The 58th session of the Commission on the Status of Women (CSW) took place from 10 to 21 March 2014 at the United Nations headquarters in New York. “Challenges and achievements in the implementation of the Millennium Development Goals (MDGs) for women and girls” was this year’s priority theme.
The participation of women’s organisations in CSW sessions provides an opportunity for delegations to highlight and promote the incorporation of specific gender equity goals. After many years of work, women’s organisations have achieved a voice of their own at these meetings. But participation is not enough. Holding governments accountable to the effective implementation of the commitments they signed onto, is the new challenge.
While participation in these meetings has had a positive impact on the whole, the time has come to move forward with concrete actions to fulfil the strategic goals agreed upon. The development of indicators that make it possible to monitor and track real progress at the country level is still a pending debt for guaranteeing women’s rights.
To analyse these and other questions, GenderIT.org spoke with Dafne Sabanes Plou (1), the APC Women’s Rights Programme coordinator for Latin America, who participated in CSW 58 and shared her views on the issues discussed during the session.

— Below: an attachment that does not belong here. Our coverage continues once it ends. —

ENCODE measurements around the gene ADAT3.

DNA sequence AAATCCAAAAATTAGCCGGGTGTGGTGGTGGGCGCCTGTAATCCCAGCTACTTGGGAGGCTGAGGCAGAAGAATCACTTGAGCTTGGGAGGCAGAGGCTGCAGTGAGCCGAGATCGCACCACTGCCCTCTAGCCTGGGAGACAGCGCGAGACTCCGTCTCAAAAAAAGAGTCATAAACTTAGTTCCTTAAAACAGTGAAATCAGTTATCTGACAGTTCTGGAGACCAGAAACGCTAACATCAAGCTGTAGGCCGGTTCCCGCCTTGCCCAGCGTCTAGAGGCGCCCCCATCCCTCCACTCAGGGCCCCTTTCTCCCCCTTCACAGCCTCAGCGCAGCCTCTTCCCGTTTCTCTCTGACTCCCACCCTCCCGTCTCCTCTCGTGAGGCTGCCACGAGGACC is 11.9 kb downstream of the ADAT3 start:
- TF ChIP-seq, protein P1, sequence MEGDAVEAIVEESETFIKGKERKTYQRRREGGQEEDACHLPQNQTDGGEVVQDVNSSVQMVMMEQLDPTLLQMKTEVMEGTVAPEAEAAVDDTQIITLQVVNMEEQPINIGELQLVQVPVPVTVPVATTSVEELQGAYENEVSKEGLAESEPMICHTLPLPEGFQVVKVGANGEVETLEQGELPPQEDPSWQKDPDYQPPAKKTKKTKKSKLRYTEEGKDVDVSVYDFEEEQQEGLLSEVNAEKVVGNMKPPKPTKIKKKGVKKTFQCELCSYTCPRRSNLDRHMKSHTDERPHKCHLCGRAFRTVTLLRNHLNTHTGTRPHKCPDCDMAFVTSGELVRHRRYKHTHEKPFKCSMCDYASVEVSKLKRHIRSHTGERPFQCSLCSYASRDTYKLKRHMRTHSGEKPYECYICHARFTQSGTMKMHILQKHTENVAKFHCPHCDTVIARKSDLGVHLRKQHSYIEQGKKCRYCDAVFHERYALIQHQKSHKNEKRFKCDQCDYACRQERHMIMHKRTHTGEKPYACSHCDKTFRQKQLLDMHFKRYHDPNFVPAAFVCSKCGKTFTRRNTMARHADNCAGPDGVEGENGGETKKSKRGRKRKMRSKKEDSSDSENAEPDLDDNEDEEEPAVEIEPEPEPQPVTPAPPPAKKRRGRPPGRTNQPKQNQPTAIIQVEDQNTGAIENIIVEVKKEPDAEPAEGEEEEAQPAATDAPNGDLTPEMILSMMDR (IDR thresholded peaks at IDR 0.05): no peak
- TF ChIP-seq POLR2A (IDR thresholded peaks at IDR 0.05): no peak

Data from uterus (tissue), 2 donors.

Florencia Flores Iborra: What is the process for participation in CSW 58?
Dafne Sabanes Plou: The work of women’s organisations begins at the national level and then continues with regional meetings. In the case of the APC Women’s Rights Programme, we participated very actively in the NGO committee that works in the framework of the CSW on follow-up, monitoring and evaluation of commitments under the Beijing Declaration and Platform for Action.
For us, the Latin American and Caribbean regional meeting on mechanisms for the promotion of women held in early February in Mexico City was very important. A number of the organisations that are members of the committee were able to participate, and the meeting provided an opportunity to work together on the development of a document with recommendations to put forward at CSW 58 (2).
From the APC Women’s Rights Programme we presented a proposal for the issue of ICTs to be included from a perspective of rights and empowerment, in addition to guaranteeing access to the effective use of technologies. This request ended up being very well positioned as it was included in the final document alongside a series of assets that are considered as basic needs for women.
2) Ensure gender equality to promote capacity building and resource distribution, in:
Access to land, credit, information technologies, social security, decent work, equal pay for work of equal value, and universal care services, to build women’s social and economic security and autonomy.
Thanks to the work carried out in Mexico we achieved the inclusion of information and communications technologies as a basic right in the agreed conclusions of CSW 58.